It is important that readers understand that piece of history, so that they will be able to conceptualize how and why we are operating in Afghanistan to support the overall COIN strategy. We have been directed to operate in key rural areas, secure them, hold them, expand VSO and develop the ALP to facilitate the hold phase of the strategy so that we may progress into the build phase. That will further stabilize rural areas by mobilizing the populace to push out the insurgents, thereby improving security, bringing in development and connecting key rural areas to district governance. That will facilitate the connection of district government to provincial government, making a national connection that begins to set the conditions for reintegration and creation of an Afghan preference for nationalism over tribalism that legitimizes the Afghan government. Over time, that will result in the improvement of governance, including the building of the ANSF, who are able to neutralize and control the insurgency, allowing us to expand our areas of control and then set the conditions for transitioning those areas over to the Afghan state.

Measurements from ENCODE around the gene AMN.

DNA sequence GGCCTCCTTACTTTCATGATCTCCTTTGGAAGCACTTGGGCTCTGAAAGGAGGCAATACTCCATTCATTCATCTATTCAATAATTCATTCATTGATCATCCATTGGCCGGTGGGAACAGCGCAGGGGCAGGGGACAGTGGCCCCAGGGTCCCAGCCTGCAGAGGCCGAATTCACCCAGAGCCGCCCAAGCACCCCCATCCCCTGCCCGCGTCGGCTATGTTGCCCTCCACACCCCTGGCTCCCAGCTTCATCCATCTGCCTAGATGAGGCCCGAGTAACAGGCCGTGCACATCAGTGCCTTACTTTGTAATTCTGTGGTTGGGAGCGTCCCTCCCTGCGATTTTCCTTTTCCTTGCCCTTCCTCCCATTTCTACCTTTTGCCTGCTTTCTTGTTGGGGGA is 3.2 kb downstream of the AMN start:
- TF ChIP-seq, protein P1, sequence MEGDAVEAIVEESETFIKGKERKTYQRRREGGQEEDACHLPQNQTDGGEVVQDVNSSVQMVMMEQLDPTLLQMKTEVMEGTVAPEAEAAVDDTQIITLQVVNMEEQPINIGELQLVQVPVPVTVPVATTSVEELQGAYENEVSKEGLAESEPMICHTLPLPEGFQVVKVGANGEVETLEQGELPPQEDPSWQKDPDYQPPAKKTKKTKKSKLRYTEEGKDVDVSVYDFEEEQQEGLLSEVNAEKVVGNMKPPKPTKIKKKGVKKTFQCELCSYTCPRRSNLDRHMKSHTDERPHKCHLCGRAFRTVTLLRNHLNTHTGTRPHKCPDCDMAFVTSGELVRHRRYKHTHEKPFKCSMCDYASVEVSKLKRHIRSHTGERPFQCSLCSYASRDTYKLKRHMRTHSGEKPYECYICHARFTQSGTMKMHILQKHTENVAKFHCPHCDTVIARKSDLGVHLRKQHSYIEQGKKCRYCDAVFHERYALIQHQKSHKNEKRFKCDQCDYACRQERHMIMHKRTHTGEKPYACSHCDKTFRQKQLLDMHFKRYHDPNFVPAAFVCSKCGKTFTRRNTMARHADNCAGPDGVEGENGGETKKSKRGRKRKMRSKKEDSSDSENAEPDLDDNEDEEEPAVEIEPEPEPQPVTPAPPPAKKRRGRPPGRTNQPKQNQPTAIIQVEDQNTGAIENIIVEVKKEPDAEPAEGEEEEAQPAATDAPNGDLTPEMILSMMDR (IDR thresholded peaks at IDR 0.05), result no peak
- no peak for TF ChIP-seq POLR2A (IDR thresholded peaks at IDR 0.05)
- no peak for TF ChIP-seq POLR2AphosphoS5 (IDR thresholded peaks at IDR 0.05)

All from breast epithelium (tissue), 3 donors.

CJSOTF-A initiated the current tactical plan in May 2010, then set the conditions through the fall of that year in order to achieve the desired effects during the winter. The effects include securing key rural areas, holding them and expanding security in order to prevent the insurgent leadership, facilitators and supporters from returning the next spring and preparing to conduct their summer fight. If we can disrupt the insurgents' summer fight, they will be off-balance the rest of the year. More specifically, in the fall they will not be able to reconsolidate and reinitiate their fight after Eid al-Fitr, the three-day festival of fast-breaking at the end of Ramadan, prior to the winter lull. If we are successful, we can produce the kind of disruption that the insurgency has not experienced in many years, forcing them to react to us, rather than us reacting to them.